Is Your Mortgage Interest Tax Deductible?

Writing off your mortgage interest isn’t always the right move.

A couple looks over their mortgage interest tax deductions.
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 Eugenio Marongiu / Getty Images

Homeownership comes with some unique tax benefits. One of those is the mortgage interest deduction, which allows you to write off all or a portion of the interest you pay toward your mortgage loan. 

Want to make sure you take full advantage of this write-off? Here’s what you need to know.

What Is the Mortgage Interest Tax Deduction?

The mortgage interest tax deduction is a write-off specifically for homeowners who use a mortgage (bank loan) to buy their home. 

Taxpayers can deduct all the interest paid on their mortgage loan—as well as the costs of any mortgage points paid that year—from their annual tax returns. But the loan must meet specific requirements.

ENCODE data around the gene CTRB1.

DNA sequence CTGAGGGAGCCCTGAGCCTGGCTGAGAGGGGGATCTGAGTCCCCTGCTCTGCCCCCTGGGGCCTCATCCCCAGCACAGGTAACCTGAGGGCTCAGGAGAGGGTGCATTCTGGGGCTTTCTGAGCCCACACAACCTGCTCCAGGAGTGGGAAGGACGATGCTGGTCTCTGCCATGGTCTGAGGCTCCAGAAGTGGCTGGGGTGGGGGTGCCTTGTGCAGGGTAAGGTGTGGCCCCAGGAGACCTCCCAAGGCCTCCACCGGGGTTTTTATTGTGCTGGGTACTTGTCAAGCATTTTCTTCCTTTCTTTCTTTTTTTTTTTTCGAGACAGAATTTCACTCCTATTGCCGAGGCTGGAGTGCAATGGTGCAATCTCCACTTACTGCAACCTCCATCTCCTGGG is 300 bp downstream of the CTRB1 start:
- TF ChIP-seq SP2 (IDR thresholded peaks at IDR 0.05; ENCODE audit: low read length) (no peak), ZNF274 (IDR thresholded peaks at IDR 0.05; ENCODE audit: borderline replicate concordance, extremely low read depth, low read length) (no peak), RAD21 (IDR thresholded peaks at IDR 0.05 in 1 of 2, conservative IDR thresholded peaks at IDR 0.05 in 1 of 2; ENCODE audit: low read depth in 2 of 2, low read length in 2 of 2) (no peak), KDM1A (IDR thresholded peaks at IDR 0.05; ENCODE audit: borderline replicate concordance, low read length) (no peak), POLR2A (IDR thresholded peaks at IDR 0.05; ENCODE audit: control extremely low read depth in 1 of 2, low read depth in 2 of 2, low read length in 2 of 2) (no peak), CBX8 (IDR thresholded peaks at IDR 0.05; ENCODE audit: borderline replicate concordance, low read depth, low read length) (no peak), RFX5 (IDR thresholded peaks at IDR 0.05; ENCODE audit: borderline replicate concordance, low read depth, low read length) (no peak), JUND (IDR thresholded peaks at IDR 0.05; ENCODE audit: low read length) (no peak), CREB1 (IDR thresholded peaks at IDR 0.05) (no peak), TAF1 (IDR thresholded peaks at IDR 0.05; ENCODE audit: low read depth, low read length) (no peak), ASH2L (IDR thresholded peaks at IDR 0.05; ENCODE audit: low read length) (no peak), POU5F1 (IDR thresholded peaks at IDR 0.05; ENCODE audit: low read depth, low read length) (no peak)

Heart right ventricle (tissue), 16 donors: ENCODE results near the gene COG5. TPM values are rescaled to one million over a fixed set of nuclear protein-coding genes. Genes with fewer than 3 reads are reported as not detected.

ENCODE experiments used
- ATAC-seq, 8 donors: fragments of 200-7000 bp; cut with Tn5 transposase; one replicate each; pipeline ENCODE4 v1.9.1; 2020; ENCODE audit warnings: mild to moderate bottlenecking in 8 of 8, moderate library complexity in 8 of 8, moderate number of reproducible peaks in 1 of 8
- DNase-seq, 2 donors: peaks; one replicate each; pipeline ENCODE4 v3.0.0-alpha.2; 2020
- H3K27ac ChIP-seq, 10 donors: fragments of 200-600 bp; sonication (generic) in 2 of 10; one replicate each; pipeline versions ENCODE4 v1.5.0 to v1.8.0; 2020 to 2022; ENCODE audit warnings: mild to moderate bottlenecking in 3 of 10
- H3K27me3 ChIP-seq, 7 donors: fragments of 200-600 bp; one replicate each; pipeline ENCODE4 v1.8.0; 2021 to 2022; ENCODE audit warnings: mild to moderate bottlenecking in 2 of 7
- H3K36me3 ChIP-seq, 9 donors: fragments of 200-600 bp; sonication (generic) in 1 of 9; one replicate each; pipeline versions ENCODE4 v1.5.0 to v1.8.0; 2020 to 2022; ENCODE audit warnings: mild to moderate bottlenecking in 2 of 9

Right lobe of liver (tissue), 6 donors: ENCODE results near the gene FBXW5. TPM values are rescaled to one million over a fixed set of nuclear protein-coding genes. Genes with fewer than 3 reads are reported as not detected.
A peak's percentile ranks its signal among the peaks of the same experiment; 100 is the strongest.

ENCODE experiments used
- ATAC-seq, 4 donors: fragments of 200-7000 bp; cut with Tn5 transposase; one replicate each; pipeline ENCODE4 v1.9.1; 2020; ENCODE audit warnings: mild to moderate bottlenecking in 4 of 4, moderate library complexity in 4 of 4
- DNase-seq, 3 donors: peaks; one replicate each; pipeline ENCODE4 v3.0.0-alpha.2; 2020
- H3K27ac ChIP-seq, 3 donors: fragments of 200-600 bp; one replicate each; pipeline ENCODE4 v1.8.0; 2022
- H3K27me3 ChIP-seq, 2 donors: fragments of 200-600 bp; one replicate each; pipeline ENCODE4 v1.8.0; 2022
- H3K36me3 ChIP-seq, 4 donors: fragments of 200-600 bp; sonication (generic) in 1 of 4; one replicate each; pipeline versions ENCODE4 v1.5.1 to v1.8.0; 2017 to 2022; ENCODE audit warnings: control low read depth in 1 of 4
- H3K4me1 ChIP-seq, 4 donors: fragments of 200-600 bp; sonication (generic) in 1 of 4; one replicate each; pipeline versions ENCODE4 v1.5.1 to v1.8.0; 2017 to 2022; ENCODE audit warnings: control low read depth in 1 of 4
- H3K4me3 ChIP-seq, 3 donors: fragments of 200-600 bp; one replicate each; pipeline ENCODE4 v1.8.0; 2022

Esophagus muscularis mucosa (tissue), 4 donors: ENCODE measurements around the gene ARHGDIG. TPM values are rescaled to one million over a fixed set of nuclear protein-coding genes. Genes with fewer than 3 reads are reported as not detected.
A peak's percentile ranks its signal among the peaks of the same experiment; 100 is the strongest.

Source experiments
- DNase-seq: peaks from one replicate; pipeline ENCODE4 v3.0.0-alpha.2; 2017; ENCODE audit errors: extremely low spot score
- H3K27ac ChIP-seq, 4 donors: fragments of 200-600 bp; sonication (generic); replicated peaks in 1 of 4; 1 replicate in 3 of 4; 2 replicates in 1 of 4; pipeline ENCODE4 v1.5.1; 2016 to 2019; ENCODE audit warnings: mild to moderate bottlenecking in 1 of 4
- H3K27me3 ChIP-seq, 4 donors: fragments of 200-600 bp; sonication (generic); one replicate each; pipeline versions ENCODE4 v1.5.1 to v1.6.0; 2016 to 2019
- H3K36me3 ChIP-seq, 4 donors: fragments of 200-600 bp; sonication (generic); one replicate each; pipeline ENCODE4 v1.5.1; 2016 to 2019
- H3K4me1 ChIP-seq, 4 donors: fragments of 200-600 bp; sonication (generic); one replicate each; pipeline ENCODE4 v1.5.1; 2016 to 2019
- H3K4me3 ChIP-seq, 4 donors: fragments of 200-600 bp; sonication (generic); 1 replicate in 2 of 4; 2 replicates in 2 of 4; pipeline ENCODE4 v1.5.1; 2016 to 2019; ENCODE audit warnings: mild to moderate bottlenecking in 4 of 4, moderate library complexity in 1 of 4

The loan must be:

  • Used to buy or build the home that the loan is for OR
  • Used to “substantially improve” the home, which the IRS defines as adding to your home’s value, prolonging your home’s life, or adapting the home for new uses

The loan’s balance must also fall:

  • Under $750,000, if originated after December 15, 2017 ($375,000 for a married taxpayer filing separate) OR
  • Under $1 million, if originated between October 13, 1987, and December 15, 2017 ($500,000 for married filing separate)